The seasons are changing now, from summer to fall, and here in Georgia that means that on any given day it might be 85 degrees out or 50. Or both.
This is a recipe for illness in the Duff household, with my son and I generally bearing the brunt of the sniffles. This year it nailed my daughter as well.
So I made chicken soup. As a purebred Jewish mother, continuing a line of Jewish mothers going back to Sarah, Rebecca, Rachel, and Leah, I make a mean chicken soup, and it cures all manner of mental and physical illnesses. As a public service, I am going to share the recipe here, in narrative form, so pay attention as there is no convenient list of ingredients.
The first thing you need to do is make sure that you are going to be home for at least six hours. This is not something you can do in a crock pot, and you have to cook it for absolute ever for it to be any good, and we all know you can’t leave the house with the stove on or there will be a fire and you will burn up and die along with all your family heirlooms. You also need a giant soup pot, the bigger the better. A cauldron would work, if you have one.
Put a whole bunch of water in the pot. Then put a whole chicken, all cut up in the pot. I mean the whole chicken. Don’t take any of the skin or fat off. Put in the nasty bits that they put in the paper bag, like the gizzard and heart. (Not the paper bag, though.) Everything but the feathers and beak, really, and probably the beak would be ok, but the feathers would ultimately get caught between your teeth.
Get one of those normal sized bags of carrots, and peel them all, and cut them into large chunks. Throw the chunks in the soup pot. Then get a bunch of celery (what is a grouping of celery called? You know, the amount that all grows together from one root – is it a bunch of celery? A pride of celery? A murder of celery?) and cut it into chunks and throw it into the pot as well.
Get two or three turnips (depending on how big they are and whether or not you like turnips) and half-heartedly cut the skin off and chunk them and throw them in the pot, too.
Take a whole lot of fresh dill, and either wrap a rubber band around it or stuff it into this funky cool silicone thing I got from Pampered Chef which lets you stuff the herbs and things you want to flavor the soup in it without getting the actual leaves and resulting green sludge all over the food, and then throw that in the pot as well.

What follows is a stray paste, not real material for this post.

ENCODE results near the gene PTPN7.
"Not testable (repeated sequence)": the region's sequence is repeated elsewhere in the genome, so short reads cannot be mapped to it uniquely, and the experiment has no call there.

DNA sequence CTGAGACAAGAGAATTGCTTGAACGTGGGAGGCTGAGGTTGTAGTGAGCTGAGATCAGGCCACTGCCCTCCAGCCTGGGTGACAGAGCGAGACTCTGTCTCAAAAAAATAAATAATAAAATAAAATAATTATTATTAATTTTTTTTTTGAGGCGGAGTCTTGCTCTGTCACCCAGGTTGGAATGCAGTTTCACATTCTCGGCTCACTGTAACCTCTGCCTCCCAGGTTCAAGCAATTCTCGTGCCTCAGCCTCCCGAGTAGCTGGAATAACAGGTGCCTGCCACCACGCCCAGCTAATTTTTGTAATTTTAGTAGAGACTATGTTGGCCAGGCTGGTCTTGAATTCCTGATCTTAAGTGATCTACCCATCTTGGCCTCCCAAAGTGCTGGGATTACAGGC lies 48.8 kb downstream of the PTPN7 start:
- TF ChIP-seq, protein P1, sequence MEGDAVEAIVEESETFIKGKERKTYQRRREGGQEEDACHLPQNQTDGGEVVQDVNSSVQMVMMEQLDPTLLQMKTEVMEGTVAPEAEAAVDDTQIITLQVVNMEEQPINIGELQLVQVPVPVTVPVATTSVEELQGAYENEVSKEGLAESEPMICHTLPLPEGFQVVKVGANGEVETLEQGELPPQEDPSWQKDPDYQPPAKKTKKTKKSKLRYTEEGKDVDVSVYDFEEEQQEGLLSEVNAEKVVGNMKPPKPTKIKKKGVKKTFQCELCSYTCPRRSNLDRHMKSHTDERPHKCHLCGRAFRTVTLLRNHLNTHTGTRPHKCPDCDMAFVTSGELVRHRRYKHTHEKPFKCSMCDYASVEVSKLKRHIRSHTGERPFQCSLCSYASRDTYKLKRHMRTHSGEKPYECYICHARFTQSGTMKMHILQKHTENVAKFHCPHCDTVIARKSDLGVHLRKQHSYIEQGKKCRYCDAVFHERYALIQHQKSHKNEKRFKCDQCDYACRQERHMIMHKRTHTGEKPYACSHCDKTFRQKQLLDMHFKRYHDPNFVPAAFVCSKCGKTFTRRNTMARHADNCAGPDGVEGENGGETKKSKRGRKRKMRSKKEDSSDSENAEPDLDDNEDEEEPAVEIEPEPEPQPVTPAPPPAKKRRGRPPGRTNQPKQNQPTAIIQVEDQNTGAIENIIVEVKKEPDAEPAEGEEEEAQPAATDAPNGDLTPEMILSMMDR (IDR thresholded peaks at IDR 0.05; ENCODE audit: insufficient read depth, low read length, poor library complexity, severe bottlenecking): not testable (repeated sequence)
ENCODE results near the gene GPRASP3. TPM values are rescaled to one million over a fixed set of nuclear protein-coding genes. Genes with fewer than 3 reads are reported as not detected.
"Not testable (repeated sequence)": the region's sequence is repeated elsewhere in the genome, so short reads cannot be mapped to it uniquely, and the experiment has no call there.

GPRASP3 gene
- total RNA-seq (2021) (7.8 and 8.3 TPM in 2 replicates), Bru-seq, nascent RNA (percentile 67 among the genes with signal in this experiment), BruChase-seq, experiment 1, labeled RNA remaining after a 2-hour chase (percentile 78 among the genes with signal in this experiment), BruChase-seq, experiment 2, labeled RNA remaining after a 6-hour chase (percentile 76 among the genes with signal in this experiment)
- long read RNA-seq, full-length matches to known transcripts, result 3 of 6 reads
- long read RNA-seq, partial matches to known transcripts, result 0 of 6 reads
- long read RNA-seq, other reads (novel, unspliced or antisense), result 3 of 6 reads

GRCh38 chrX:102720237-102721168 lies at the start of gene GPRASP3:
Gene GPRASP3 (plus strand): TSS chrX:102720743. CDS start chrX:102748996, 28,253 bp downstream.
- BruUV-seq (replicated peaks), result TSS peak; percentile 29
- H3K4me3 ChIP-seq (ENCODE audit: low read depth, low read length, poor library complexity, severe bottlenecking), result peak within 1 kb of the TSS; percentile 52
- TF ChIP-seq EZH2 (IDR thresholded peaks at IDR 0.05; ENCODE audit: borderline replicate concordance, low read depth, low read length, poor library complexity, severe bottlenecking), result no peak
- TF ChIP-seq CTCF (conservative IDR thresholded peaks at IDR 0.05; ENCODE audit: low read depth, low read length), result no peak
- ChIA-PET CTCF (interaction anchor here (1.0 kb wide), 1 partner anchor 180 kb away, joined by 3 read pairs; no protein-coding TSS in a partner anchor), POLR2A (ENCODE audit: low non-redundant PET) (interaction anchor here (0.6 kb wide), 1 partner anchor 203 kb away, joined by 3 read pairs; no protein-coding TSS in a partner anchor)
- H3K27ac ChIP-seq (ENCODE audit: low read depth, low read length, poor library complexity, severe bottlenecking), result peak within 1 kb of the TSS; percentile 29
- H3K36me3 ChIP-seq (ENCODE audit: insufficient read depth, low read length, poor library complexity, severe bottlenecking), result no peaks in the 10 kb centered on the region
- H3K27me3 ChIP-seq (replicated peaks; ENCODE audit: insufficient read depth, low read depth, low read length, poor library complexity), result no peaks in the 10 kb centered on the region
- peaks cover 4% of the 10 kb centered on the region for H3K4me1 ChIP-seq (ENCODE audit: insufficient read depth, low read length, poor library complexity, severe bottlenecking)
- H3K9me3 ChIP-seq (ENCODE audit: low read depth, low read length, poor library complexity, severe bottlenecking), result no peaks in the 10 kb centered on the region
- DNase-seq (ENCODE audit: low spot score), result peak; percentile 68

If you want to, you can add salt and if you really want to you can add pepper, though I wouldn’t recommend it.
And that’s all. After it has cooked for four or five hours minimum (more if you can stand it) fish out the dill and the nasty chicken bits and serve. If you want to go full on authentic, you can buy a canister of Manischewitz matzoh meal and follow the recipe on the side for matzoh balls, though honestly if you want any at all you are going to have to triple or quadruple it. If you want to go just passibly authentic, get skinny egg noodles and put them in the soup.
I take out all the chicken and, after it has cooled, I separate out the bone and gristle and icky parts and use the meat to make chicken salad. I make one heck of a chicken salad, both literally and metaphorically. And that’s what this whole thing is, isn’t it? An excuse to do the thing I was put on this Earth to do: take care of my babies, and express my love in my favorite love language, that is, food. Food, like Mommies, nurtures, nourishes, heals, and gives us what we need to live. And the parts you would throw out, the overboiled, mushy, gross looking parts, a Mommy can make them into something that works great on rye bread or Triscuits.
That’s one of the many things Mommies are good at, or at least this particular Mommy. Making chicken soup and chicken salad.
If you enjoyed this and want to read more like it, visit Lori at her website, www.loriduffwrites.com , on Twitter, or on Facebook. For the Best of Lori, read her books, “Mismatched Shoes and Upside Down Pizza” and “The Armadillo, the Pickaxe, and the Laundry Basket.”